Detection of Tev Gamma Ray Emission from Tycho's Supernova Remnant PDF Print


VERITAS TeV gamma-ray count map of the region around Tycho's SNR. The color scale indicates the number of excess gamma-ray events from a region, See Figure 1 below for more details.



Reference: V. A. Acciari et al. (The VERITAS Collaboration), accepted by the Astrophysical Journal 730: L20, 2011

Full text version here

ArXiv version: ArXiV:1102.3871

Contact persons: Scott Wakely, Dana Saxon


VERITAS has discovered TeV gamma-ray emission from the Type Ia supernova remnant (SNR) G120.1+1.4. The supernova explosion that created this remnant occurred in 1572 and was recorded by Tycho Brahe; hence, the remnant is known as Tycho's supernova remnant. Observations performed in the period 2008-2010 with VERITAS reveal weak emission coming from the direction of the remnant, compatible with a point source located at 00h 25m 27.0s, +64° 10' 50'' (J2000). The centroid position of the emission is slightly offset from the center of the remnant, in the direction of a molecular cloud which may be interacting with the remnant, but the offset is not statistically significant. If the cloud is interacting with the remnant, we would expect to see gamma rays resulting from a population of hadronic particles interacting with the cloud. Our paper presents both leptonic and hadronic models which can describe the existing data, so more observations will be needed to distinguish between the models and determine whether the cloud is interacting with the remnant.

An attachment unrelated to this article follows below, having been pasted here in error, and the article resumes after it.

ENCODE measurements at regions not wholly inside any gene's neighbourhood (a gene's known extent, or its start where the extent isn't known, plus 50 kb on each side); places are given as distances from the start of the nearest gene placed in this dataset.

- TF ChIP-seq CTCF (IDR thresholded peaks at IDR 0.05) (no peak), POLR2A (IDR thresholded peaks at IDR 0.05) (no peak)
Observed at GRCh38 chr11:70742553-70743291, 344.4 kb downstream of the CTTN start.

One interesting point about our modeling is that the lowest magnetic field allowed by these models is ~80 μG, which may be interpreted as evidence for magnetic field amplification. This is intriguing because enhanced magnetic fields are a signature of accelerated cosmic rays, which produce very high energy gamma rays. SNRs are currently thought to be the best candidates for the source of the galactic cosmic ray population, so evidence of an enhanced cosmic ray population in the vicinity of SNRs is additional support for this idea. The TeV photon spectrum measured by VERITAS can be described by a power-law dN/dE = C(E/3.42 TeV), with Γ = 1.95 ± 0.51 stat ± 0.30 sys and C = (1.55 ± 0.43 stat ± 0.47 sys) x 10-14 cm-2 s-1 TeV-1. The integral flux above 1 TeV corresponds to ~0.9% of the steady Crab Nebula emission above the same energy, making it one of the weakest sources yet detected in TeV gamma rays.


Figures from paper (click to get full size image):





Last Updated on Saturday, 26 October 2013 14:54

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